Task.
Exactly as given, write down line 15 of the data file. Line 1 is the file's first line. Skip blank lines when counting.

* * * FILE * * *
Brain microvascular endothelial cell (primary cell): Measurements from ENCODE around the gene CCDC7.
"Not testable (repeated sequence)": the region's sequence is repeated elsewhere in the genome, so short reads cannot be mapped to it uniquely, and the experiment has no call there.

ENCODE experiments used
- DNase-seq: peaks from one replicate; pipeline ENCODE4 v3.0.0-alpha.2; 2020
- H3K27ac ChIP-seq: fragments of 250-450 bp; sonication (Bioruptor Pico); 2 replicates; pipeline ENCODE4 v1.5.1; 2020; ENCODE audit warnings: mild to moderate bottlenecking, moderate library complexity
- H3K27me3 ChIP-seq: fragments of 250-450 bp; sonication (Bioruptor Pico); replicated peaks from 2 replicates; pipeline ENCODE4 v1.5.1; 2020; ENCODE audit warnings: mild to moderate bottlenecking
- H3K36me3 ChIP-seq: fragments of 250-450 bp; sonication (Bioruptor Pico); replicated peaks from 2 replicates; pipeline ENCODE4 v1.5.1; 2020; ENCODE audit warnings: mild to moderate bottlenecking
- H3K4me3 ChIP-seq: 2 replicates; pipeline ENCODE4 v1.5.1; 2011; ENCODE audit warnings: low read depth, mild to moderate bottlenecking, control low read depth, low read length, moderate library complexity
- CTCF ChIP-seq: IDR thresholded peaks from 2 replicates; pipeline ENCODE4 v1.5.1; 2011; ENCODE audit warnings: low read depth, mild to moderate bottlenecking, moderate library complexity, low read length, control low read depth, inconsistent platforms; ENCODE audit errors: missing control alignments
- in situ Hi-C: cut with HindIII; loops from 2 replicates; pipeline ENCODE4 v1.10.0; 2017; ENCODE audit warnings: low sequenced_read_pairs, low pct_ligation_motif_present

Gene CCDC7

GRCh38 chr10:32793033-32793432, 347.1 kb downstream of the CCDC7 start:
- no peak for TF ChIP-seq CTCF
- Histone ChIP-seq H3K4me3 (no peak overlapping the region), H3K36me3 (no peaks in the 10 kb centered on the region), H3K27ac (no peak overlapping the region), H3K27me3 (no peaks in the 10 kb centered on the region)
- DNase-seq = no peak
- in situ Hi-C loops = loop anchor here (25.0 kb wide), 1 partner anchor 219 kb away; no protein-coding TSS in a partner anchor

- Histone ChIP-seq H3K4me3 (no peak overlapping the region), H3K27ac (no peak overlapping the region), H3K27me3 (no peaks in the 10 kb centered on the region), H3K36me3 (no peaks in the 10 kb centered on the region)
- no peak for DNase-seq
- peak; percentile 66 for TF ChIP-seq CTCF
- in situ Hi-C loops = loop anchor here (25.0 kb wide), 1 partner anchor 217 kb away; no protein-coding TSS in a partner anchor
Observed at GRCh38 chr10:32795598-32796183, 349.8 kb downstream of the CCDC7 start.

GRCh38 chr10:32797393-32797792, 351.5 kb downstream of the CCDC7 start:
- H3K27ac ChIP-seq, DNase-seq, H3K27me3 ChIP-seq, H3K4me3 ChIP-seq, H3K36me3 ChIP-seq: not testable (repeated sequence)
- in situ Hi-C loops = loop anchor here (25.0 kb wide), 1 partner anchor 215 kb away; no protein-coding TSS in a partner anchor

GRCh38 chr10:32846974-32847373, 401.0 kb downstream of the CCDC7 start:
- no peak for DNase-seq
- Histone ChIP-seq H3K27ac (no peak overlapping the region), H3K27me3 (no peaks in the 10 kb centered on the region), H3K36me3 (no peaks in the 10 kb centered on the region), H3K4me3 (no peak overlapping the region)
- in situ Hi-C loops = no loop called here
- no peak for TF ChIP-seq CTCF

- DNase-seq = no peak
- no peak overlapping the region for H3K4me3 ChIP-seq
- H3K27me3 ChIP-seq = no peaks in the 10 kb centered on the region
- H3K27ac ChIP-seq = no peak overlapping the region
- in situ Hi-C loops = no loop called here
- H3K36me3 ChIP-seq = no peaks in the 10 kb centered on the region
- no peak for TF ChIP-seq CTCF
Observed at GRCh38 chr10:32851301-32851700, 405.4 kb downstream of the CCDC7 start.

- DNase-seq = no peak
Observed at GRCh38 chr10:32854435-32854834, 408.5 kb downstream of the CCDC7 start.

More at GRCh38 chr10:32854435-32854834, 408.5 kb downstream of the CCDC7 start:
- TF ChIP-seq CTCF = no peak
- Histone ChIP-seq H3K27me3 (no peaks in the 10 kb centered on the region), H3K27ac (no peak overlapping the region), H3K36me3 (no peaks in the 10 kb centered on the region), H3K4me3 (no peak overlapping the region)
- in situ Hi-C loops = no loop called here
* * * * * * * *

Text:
- DNase-seq = no peak